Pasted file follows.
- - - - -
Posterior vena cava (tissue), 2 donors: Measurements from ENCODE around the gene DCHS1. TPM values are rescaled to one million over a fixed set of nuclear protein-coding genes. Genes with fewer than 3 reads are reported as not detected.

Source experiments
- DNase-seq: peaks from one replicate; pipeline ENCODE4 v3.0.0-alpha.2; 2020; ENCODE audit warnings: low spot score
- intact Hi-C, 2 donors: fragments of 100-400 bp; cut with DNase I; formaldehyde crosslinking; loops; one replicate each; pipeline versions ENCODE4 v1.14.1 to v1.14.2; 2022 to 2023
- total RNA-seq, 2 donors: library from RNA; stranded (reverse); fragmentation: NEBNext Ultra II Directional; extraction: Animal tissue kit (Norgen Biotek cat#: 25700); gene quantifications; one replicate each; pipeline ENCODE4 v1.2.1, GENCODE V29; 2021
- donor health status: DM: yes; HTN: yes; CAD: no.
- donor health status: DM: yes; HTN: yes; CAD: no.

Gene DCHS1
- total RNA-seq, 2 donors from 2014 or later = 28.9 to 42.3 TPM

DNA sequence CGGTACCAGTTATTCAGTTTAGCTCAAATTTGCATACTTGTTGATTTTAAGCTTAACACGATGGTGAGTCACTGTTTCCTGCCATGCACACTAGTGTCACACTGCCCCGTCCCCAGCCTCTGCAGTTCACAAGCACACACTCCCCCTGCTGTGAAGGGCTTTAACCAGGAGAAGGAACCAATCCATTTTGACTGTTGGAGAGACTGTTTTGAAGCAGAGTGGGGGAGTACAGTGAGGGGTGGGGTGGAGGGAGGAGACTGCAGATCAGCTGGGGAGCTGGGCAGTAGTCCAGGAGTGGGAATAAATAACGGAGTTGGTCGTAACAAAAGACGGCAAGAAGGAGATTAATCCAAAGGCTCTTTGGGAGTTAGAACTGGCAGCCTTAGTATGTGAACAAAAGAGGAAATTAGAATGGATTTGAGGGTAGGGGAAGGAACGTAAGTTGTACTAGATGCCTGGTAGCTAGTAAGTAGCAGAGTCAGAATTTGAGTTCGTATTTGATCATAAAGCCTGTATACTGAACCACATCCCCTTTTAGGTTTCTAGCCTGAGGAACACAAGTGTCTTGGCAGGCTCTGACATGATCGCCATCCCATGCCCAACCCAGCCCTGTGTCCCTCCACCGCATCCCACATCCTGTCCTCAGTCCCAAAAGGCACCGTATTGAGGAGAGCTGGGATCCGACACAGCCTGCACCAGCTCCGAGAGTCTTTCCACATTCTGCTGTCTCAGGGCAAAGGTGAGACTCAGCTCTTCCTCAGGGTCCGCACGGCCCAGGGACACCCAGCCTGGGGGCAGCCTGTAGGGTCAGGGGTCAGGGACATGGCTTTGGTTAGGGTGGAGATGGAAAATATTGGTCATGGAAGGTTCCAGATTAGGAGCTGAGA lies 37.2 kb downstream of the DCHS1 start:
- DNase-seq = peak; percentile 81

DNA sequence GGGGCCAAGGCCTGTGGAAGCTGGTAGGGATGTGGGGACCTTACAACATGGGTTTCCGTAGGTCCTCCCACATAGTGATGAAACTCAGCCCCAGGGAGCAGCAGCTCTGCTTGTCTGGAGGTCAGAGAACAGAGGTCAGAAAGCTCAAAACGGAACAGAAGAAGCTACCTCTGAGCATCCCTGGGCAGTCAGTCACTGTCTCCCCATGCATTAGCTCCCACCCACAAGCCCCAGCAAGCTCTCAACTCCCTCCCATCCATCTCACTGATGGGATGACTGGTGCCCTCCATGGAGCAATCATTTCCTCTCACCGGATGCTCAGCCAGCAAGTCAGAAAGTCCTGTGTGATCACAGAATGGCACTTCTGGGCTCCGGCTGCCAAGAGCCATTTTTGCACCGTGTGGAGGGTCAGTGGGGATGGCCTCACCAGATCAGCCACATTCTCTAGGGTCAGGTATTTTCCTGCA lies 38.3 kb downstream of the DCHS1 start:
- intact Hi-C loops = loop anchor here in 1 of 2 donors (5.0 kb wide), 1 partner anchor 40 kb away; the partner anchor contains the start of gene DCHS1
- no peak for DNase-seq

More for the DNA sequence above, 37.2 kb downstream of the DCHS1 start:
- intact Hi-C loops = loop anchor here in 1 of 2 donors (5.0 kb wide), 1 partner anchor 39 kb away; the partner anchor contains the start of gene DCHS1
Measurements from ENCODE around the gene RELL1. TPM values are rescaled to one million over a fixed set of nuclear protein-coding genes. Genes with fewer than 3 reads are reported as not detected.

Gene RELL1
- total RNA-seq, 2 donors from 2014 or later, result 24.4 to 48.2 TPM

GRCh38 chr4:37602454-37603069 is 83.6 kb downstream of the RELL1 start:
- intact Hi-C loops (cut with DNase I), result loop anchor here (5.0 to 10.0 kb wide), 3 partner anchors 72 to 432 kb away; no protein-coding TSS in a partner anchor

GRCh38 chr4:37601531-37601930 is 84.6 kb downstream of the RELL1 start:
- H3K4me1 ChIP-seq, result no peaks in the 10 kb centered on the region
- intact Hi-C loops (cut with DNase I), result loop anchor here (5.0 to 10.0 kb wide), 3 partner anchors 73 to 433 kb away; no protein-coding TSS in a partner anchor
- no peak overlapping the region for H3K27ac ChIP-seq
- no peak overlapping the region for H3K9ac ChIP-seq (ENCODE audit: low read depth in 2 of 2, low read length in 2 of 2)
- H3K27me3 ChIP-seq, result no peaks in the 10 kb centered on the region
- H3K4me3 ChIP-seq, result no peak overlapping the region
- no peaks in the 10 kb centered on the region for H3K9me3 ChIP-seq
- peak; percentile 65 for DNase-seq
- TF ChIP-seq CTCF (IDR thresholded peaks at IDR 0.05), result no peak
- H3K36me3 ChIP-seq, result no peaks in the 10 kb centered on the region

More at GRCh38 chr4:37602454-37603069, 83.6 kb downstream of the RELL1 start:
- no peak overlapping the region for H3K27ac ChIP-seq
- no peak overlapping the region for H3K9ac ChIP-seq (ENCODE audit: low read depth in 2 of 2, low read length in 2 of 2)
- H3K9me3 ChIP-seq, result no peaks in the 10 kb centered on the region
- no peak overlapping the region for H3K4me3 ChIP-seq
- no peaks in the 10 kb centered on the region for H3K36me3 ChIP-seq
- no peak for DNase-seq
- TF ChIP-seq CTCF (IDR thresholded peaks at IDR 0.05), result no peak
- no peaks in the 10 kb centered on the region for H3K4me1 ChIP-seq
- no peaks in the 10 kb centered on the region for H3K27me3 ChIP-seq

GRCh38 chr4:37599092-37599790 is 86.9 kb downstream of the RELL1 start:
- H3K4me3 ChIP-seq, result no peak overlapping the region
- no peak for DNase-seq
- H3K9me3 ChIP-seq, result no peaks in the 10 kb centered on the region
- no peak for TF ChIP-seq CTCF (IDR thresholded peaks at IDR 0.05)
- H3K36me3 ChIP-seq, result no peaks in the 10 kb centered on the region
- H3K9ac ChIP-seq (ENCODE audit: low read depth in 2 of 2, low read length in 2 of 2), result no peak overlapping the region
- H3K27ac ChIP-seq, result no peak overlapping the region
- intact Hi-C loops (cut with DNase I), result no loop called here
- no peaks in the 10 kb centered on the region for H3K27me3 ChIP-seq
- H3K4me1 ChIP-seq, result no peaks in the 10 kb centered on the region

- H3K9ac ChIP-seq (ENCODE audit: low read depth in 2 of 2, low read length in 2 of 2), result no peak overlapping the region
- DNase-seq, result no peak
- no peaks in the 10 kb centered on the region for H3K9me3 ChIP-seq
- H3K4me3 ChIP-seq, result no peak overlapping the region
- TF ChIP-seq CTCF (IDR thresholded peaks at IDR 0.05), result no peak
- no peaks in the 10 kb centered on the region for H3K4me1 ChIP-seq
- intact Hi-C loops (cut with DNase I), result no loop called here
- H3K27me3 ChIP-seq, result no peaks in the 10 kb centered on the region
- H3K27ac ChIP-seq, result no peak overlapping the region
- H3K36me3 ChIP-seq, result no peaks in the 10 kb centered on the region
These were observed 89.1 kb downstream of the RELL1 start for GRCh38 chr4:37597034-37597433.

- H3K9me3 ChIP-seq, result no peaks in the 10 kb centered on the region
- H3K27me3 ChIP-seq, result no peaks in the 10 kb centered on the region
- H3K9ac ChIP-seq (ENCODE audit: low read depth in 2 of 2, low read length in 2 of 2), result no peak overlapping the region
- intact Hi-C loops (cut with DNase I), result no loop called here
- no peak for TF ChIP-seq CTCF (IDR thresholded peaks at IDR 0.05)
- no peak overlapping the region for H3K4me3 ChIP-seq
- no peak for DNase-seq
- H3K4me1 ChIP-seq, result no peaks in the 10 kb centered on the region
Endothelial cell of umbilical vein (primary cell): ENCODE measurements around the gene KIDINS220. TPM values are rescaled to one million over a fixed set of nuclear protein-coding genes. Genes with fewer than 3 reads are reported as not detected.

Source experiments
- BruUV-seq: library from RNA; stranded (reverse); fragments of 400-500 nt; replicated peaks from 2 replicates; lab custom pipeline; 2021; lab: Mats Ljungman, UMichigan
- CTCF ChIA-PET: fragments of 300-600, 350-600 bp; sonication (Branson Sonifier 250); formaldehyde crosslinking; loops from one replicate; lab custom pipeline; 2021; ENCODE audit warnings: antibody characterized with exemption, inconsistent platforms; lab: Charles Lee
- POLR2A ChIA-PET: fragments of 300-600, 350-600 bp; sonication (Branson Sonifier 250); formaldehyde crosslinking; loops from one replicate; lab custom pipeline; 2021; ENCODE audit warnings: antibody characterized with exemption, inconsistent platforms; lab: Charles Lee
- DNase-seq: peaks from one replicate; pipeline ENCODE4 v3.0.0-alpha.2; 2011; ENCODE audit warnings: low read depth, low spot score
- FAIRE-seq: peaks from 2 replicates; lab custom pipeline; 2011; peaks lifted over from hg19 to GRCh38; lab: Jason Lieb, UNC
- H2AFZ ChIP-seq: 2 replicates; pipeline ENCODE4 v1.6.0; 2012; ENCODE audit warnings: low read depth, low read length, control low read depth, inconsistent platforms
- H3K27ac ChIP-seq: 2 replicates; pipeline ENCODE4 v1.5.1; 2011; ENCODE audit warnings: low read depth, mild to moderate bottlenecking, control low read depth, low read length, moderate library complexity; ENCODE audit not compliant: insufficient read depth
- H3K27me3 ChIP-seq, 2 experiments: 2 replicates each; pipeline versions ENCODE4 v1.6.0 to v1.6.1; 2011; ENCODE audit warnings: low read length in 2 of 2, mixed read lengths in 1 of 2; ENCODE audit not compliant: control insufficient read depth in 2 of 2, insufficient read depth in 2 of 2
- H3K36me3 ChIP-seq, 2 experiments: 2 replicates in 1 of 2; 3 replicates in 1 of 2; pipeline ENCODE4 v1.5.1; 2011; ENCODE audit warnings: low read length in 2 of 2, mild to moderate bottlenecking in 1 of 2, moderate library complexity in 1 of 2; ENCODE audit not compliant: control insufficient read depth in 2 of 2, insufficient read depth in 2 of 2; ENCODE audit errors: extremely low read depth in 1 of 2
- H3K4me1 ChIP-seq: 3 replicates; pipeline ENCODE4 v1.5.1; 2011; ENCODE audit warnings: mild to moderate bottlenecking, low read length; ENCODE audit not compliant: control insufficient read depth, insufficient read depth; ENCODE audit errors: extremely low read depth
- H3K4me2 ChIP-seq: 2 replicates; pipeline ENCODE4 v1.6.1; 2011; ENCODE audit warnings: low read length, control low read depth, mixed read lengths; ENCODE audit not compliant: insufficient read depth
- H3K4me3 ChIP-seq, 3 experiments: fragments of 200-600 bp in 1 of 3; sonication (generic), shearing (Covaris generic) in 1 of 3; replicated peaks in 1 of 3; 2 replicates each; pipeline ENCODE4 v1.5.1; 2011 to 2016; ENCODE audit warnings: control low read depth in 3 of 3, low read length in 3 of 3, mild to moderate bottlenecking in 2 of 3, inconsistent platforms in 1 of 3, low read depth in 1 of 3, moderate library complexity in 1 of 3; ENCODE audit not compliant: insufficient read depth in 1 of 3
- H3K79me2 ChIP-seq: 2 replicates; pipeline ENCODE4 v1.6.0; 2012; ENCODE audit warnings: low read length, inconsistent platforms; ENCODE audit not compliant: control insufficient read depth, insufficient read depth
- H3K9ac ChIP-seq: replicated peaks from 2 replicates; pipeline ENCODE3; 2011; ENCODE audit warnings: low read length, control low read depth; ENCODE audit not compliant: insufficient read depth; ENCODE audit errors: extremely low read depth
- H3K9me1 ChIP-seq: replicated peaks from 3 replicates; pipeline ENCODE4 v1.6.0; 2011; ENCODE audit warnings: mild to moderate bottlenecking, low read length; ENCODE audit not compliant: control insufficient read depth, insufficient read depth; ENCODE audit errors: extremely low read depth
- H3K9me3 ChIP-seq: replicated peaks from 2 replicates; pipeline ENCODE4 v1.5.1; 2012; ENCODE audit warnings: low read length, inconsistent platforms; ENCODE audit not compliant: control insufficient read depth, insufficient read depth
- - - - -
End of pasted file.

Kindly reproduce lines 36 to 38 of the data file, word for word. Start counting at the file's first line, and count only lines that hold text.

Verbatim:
- H3K9me3 ChIP-seq, result no peaks in the 10 kb centered on the region
- no peak overlapping the region for H3K4me3 ChIP-seq
- no peaks in the 10 kb centered on the region for H3K36me3 ChIP-seq